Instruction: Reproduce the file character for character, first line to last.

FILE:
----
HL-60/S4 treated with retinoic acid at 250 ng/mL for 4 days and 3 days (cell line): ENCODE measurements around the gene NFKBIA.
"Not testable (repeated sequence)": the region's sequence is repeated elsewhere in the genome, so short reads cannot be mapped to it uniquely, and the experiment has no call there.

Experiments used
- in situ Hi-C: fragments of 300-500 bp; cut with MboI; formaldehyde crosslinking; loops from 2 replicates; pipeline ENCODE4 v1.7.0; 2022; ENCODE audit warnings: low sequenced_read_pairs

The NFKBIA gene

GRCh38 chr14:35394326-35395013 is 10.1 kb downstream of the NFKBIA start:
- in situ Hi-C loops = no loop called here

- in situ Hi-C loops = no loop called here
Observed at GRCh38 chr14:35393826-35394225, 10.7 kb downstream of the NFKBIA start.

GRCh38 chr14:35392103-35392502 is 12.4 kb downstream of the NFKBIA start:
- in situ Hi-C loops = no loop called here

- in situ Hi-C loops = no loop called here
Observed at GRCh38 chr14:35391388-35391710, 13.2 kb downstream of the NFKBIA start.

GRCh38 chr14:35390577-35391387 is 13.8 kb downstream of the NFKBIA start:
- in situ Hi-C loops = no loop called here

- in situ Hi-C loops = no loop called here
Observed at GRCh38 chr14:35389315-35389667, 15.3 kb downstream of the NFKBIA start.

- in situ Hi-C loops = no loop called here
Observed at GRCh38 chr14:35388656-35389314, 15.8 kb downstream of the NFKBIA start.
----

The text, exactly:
HL-60/S4 treated with retinoic acid at 250 ng/mL for 4 days and 3 days (cell line): ENCODE measurements around the gene NFKBIA.
"Not testable (repeated sequence)": the region's sequence is repeated elsewhere in the genome, so short reads cannot be mapped to it uniquely, and the experiment has no call there.

Experiments used
- in situ Hi-C: fragments of 300-500 bp; cut with MboI; formaldehyde crosslinking; loops from 2 replicates; pipeline ENCODE4 v1.7.0; 2022; ENCODE audit warnings: low sequenced_read_pairs

The NFKBIA gene

GRCh38 chr14:35394326-35395013 is 10.1 kb downstream of the NFKBIA start:
- in situ Hi-C loops = no loop called here

- in situ Hi-C loops = no loop called here
Observed at GRCh38 chr14:35393826-35394225, 10.7 kb downstream of the NFKBIA start.

GRCh38 chr14:35392103-35392502 is 12.4 kb downstream of the NFKBIA start:
- in situ Hi-C loops = no loop called here

- in situ Hi-C loops = no loop called here
Observed at GRCh38 chr14:35391388-35391710, 13.2 kb downstream of the NFKBIA start.

GRCh38 chr14:35390577-35391387 is 13.8 kb downstream of the NFKBIA start:
- in situ Hi-C loops = no loop called here

- in situ Hi-C loops = no loop called here
Observed at GRCh38 chr14:35389315-35389667, 15.3 kb downstream of the NFKBIA start.

- in situ Hi-C loops = no loop called here
Observed at GRCh38 chr14:35388656-35389314, 15.8 kb downstream of the NFKBIA start.